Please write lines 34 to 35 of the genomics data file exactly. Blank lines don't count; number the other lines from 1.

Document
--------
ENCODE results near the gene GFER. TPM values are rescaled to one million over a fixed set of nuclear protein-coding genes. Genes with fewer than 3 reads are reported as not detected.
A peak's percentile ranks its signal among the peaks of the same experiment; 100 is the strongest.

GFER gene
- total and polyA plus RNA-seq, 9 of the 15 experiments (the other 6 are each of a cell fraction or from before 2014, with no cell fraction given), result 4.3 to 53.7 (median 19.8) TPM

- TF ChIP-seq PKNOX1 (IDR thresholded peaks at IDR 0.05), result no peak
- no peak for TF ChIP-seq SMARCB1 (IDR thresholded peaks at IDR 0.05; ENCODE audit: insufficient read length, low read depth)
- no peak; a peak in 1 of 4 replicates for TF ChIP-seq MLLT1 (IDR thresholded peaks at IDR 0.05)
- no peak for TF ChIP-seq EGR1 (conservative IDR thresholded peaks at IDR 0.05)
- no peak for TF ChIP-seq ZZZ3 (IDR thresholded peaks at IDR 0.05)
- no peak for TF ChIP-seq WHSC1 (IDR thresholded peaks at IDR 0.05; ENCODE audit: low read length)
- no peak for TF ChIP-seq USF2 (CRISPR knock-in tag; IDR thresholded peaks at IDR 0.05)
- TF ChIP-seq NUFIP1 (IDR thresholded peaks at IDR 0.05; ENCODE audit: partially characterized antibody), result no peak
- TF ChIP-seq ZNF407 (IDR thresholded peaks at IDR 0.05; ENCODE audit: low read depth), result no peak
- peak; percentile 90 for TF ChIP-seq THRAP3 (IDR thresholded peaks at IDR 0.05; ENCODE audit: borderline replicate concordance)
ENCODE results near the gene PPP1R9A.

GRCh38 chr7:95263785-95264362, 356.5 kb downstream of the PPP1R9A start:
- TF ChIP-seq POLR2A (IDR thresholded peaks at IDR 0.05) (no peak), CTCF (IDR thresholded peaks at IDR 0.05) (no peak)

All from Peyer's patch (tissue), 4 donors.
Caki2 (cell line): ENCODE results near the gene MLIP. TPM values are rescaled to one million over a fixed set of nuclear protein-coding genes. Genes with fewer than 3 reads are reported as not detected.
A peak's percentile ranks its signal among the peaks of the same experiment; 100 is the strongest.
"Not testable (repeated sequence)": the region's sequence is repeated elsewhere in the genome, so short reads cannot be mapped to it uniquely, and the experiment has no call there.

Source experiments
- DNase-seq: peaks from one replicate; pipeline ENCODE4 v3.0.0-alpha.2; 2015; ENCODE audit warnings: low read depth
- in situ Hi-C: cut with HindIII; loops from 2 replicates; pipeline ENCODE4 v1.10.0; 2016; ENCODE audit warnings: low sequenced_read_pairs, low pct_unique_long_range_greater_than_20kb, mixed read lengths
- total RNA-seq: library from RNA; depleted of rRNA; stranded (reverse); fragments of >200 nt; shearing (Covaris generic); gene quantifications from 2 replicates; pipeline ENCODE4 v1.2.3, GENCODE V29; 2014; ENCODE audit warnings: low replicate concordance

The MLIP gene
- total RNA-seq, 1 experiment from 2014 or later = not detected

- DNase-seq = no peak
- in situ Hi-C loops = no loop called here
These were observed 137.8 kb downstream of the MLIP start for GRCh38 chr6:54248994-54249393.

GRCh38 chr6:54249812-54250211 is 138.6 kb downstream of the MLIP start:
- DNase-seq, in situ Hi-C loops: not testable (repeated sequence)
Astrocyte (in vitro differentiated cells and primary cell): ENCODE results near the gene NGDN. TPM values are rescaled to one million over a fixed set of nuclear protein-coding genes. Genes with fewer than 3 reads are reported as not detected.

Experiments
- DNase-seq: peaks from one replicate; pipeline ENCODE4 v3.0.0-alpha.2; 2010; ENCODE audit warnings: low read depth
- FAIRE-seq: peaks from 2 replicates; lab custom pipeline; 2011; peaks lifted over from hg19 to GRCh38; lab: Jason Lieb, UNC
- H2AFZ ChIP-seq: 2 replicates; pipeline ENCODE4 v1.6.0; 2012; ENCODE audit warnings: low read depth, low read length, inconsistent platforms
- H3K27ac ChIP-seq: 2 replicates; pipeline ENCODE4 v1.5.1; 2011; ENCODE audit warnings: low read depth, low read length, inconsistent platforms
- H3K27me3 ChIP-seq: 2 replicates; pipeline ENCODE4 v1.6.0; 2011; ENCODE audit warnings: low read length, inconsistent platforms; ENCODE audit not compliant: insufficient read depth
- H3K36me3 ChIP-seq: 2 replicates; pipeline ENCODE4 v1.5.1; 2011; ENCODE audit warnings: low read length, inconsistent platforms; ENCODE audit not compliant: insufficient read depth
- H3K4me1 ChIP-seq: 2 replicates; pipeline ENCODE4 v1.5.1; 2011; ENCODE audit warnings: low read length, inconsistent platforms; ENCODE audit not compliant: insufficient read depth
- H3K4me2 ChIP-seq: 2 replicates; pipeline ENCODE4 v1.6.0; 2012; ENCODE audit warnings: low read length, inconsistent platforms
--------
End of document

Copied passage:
Experiments
- DNase-seq: peaks from one replicate; pipeline ENCODE4 v3.0.0-alpha.2; 2010; ENCODE audit warnings: low read depth